Kathryn Nash
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The advent of the African Union
in African peace
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Unlike the Organization of African Unity, the African Union was created through a multi-step process over several years. The Constitutive Act of the AU was ultimately adopted by the OAU Assembly of Heads of State and Government at the Lomé Summit in July 2000, and it entered into force in May 2001 with the AU then officially launching in July 2002. The Constitutive Act of the AU is far more encompassing than the OAU Charter and includes not only defending member states and facilitating cooperation but promoting peace, good governance, human rights, and development among other things. This chapter draws on the scholarship of Thomas Tieku and primary sources to illuminate the period immediately surrounding the creation of the AU. It discusses the African leaders who were most influential in the adoption of new AU norms, notably Thabo Mbeki and Olusegun Obasanjo, and it shows that the new norms that were proposed and accepted as the basis for the regional body did not appear suddenly but were rather the result of decades of contestation and evolution.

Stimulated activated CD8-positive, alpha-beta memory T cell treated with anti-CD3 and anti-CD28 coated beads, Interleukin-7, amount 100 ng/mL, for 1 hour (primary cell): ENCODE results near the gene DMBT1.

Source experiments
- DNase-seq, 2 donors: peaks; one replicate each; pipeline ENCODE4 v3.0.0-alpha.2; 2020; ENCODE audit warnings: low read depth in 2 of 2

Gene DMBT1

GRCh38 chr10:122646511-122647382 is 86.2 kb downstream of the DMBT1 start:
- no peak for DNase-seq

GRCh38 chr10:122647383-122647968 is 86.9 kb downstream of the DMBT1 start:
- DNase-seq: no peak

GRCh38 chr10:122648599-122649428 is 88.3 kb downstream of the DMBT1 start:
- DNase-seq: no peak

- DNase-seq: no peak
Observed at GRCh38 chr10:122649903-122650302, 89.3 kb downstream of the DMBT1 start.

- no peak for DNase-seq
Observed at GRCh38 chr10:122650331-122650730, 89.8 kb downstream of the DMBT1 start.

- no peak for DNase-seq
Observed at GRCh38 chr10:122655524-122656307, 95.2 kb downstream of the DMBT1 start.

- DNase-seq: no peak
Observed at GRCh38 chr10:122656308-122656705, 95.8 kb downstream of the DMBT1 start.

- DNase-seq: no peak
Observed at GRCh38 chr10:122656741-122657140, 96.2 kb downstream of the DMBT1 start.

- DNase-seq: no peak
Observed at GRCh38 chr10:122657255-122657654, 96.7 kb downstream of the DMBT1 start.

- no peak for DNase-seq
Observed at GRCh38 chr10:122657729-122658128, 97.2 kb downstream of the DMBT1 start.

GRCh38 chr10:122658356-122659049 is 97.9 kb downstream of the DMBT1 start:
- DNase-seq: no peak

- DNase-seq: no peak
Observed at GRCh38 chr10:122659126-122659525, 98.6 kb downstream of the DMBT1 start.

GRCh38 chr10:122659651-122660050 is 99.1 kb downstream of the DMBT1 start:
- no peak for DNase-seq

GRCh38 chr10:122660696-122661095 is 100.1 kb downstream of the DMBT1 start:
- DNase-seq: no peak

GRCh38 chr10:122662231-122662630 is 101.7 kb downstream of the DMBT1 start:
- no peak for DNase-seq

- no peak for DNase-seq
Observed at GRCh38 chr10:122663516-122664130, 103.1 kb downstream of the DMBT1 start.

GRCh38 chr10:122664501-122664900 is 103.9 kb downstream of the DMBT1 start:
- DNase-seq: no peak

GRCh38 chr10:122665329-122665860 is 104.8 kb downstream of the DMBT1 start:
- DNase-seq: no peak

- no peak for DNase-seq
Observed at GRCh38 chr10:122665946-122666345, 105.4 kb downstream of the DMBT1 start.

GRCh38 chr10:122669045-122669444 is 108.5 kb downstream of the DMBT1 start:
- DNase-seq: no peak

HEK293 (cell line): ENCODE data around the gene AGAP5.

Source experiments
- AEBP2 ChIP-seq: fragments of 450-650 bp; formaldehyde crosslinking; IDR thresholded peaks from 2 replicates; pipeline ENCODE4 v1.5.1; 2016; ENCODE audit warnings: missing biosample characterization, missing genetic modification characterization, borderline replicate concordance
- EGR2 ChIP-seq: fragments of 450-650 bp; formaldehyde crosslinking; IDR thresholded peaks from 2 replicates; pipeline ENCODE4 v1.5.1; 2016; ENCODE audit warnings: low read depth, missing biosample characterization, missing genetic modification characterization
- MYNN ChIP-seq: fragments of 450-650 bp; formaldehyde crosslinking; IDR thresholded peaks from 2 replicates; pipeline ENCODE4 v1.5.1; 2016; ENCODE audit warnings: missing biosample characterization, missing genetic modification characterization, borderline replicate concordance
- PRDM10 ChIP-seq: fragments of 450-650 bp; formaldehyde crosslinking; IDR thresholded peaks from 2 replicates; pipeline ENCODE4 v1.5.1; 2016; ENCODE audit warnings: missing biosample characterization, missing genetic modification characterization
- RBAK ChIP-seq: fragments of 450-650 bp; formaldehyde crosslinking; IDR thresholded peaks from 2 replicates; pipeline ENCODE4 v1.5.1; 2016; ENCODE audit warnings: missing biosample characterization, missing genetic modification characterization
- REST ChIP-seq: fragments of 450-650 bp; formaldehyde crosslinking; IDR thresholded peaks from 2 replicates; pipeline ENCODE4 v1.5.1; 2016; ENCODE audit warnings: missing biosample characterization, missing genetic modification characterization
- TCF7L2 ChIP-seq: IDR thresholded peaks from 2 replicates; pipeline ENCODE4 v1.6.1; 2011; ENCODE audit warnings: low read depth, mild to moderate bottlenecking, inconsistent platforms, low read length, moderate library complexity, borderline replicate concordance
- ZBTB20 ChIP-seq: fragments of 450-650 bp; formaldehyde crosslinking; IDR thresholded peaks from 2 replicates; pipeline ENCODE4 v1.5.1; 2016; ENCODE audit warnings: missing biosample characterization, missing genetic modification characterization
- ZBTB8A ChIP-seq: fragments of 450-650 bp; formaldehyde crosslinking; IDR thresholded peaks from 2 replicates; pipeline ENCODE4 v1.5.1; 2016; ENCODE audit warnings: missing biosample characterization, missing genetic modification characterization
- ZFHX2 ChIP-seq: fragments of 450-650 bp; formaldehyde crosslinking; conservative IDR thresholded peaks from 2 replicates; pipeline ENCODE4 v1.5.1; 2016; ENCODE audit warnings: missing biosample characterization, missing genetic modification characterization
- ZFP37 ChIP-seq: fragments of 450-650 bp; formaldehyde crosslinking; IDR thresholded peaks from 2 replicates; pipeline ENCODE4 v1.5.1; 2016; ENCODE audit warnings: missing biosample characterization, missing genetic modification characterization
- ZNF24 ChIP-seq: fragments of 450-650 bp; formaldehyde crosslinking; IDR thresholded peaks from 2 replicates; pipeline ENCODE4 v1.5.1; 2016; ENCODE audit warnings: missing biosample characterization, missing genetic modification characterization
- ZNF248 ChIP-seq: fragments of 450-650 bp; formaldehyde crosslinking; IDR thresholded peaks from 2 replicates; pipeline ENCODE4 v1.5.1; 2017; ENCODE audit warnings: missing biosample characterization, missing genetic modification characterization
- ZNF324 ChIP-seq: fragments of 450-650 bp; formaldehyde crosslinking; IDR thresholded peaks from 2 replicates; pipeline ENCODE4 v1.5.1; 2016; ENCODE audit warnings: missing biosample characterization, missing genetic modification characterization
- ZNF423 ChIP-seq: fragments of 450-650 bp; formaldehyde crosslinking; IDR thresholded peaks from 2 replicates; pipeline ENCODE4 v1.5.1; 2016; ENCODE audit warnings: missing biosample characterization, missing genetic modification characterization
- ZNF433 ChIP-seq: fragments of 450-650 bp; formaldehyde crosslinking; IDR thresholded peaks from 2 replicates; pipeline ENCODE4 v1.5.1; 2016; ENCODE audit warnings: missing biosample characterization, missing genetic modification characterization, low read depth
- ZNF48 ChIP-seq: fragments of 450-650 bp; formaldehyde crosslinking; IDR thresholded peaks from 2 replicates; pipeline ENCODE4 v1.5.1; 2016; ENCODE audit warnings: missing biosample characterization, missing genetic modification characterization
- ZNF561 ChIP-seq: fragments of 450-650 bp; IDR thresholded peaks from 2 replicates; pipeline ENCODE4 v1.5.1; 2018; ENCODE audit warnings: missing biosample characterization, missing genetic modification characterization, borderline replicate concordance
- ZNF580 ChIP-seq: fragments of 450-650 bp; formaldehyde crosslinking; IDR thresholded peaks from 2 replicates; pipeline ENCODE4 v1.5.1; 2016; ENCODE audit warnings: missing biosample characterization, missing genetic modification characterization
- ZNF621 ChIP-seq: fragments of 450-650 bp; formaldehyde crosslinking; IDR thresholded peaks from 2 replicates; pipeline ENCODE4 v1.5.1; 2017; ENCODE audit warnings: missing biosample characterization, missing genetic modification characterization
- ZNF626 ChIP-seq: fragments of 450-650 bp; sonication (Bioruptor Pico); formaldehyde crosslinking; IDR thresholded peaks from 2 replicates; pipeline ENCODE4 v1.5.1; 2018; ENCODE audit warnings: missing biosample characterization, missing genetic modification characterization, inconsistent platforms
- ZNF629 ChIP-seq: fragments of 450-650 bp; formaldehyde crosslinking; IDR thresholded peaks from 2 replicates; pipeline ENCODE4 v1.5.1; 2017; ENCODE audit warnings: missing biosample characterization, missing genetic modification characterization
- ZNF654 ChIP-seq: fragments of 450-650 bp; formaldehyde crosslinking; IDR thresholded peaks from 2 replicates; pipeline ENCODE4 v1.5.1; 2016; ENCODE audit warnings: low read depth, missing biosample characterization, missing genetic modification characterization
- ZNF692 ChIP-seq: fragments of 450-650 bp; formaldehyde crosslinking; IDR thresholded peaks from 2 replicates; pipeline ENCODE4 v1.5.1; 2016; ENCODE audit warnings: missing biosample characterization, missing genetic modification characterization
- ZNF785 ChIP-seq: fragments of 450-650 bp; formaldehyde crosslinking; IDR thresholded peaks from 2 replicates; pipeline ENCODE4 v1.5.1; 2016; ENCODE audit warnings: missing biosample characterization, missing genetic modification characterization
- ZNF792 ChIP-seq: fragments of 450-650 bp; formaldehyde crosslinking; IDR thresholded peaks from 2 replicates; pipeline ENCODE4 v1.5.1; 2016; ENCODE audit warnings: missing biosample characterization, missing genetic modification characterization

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African peace

Regional norms from the Organization of African Unity to the African Union


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